Saturday, March 28, 2009

Scientist Affirms There Just Might be More to Reality Than Meets the Eye

To begin this posting, it would be most helpful for the reader to have a bit of knowledge concerning the John Templeton Foundation.  The Mission Statement of the Foundation presents its mission in these words:

The mission of the John Templeton Foundation is to serve as a philanthropic catalyst for discovery in areas engaging life’s biggest questions. These questions range from explorations into the laws of nature and the universe to questions on the nature of love, gratitude, forgiveness, and creativity.

Many of these big questions that the Foundation supports investigating cross the line and begin to impinge upon religion.  That is certainly the case of the Templeton Prize winner this year. The announcement of the winner took place only a few weeks ago at the United Nations Educational, Scientific, and Cultural Organization.

The winner, Bernard d'Espagnat is one of the formative physicists in the area of Quantum Mechanics.  His research lead him to the conclusion that science cannot adequately explain the "nature of being."  In a statement, d'Espagnat stated that since science cannot reveal anything with certainty concerning the nature of being, it likewise cannot tell us what is not.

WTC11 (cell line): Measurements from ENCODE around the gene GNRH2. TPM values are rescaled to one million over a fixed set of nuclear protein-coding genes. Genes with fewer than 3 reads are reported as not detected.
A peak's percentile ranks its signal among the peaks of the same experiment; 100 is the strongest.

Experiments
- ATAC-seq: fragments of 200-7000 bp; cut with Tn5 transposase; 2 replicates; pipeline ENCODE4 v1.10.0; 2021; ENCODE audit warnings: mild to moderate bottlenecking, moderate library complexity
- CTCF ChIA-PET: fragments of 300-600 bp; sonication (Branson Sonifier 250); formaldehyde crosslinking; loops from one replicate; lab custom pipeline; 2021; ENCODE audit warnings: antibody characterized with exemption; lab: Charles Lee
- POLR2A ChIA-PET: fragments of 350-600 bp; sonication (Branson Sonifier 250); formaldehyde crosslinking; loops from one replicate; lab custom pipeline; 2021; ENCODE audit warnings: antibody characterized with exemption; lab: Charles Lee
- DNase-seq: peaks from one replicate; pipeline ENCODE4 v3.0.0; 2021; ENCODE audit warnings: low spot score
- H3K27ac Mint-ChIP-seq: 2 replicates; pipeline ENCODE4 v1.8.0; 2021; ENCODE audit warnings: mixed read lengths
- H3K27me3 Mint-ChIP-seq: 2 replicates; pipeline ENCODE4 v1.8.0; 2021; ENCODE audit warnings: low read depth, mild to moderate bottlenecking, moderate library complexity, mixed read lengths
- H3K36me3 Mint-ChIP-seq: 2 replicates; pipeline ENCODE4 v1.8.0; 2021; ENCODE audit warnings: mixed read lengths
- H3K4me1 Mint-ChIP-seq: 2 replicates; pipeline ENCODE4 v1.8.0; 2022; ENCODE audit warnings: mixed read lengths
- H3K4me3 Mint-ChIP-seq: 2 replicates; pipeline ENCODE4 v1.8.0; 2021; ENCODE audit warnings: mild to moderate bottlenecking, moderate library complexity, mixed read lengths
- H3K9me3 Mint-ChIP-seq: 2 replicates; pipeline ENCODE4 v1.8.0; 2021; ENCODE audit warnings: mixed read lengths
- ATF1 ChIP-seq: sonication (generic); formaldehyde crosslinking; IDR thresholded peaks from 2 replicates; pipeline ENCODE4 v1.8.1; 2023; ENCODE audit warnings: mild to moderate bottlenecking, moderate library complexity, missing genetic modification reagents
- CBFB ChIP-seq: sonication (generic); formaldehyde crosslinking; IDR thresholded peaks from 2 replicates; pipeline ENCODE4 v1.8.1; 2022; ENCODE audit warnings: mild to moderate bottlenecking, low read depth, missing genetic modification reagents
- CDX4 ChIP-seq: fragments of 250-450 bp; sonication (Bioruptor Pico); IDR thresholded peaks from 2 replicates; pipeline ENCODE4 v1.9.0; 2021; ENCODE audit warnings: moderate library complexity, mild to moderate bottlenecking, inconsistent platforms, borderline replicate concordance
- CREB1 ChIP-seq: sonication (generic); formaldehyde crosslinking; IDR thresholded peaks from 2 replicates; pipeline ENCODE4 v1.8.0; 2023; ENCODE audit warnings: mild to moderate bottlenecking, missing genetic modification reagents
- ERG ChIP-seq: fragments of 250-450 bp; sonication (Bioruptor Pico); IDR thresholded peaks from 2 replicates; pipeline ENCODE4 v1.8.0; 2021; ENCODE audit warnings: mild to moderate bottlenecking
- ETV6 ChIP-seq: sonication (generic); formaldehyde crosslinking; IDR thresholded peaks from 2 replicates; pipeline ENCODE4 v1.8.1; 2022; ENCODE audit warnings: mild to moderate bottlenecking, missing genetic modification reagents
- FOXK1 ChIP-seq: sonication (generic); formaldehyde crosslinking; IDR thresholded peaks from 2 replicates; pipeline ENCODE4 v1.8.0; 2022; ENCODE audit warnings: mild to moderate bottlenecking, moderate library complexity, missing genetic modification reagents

He writes, "Mystery is not something negative that has to be eliminated.  On the contrary it is one of the most constructive elements of being."

It is extremely rare to find a religious individual that is willing to admit to possible errors and misconceptions in the content of his/her faith.  Certainly, it is unheard of in confessional/creedal statements.  We have fought to gain the dogmatic high ground.  We are not likely to relinquish it any time soon.  It is even more rare, strangely enough, to encounter a member of the scientific priesthood who clings to mystery-- even embraces it, admitting science's inability to arrive at all of the answers.

Readers interested in this topic might find my book chapter on myth an interesting read.  You can access it here: .

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